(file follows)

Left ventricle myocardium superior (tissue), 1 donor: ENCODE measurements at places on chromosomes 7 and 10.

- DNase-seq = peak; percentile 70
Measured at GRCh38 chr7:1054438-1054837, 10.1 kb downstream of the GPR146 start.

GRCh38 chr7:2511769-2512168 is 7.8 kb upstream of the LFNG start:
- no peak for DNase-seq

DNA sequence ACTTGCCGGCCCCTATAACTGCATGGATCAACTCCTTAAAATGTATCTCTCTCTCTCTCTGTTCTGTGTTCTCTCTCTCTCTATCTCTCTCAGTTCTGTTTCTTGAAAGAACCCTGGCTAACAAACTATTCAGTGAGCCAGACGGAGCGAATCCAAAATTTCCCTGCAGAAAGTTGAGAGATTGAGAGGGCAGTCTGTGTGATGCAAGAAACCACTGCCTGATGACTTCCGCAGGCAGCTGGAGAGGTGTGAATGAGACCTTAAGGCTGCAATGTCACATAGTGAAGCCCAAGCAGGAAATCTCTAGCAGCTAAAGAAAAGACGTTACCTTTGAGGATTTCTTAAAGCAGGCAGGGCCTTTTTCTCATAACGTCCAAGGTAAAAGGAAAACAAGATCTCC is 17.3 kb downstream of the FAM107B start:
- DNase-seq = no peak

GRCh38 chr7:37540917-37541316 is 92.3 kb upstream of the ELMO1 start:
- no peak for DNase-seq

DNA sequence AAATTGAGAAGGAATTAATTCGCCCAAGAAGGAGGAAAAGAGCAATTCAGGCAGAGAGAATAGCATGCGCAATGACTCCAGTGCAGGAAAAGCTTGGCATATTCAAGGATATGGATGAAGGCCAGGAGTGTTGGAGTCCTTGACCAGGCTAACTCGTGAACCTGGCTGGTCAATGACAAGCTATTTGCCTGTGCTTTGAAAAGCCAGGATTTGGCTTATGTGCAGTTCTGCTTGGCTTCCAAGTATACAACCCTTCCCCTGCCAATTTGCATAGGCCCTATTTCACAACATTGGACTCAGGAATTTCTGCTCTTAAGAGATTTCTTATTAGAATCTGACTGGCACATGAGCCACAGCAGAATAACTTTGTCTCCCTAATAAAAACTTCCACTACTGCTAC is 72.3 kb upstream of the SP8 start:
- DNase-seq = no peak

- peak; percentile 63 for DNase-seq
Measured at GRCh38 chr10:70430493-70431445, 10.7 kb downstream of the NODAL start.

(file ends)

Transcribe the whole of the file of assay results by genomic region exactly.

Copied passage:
Left ventricle myocardium superior (tissue), 1 donor: ENCODE measurements at places on chromosomes 7 and 10.

- DNase-seq = peak; percentile 70
Measured at GRCh38 chr7:1054438-1054837, 10.1 kb downstream of the GPR146 start.

GRCh38 chr7:2511769-2512168 is 7.8 kb upstream of the LFNG start:
- no peak for DNase-seq

DNA sequence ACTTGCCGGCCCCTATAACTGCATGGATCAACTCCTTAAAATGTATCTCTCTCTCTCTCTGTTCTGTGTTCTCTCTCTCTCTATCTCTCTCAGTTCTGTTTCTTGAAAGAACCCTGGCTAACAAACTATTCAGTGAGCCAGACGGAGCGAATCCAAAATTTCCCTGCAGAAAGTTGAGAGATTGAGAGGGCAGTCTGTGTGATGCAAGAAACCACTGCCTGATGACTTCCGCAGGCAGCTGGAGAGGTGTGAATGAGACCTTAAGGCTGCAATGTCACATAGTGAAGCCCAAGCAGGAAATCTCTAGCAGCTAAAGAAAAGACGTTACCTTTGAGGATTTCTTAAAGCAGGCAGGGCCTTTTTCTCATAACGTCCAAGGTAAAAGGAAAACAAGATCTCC is 17.3 kb downstream of the FAM107B start:
- DNase-seq = no peak

GRCh38 chr7:37540917-37541316 is 92.3 kb upstream of the ELMO1 start:
- no peak for DNase-seq

DNA sequence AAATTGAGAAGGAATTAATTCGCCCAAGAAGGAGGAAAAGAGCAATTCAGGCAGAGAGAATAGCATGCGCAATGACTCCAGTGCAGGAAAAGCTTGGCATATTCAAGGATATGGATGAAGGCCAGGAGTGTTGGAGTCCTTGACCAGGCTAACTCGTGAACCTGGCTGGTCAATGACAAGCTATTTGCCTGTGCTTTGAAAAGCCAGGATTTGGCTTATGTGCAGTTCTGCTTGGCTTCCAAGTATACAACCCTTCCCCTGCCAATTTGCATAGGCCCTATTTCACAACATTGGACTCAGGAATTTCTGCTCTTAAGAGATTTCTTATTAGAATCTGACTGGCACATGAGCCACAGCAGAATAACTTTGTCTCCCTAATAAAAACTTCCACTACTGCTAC is 72.3 kb upstream of the SP8 start:
- DNase-seq = no peak

- peak; percentile 63 for DNase-seq
Measured at GRCh38 chr10:70430493-70431445, 10.7 kb downstream of the NODAL start.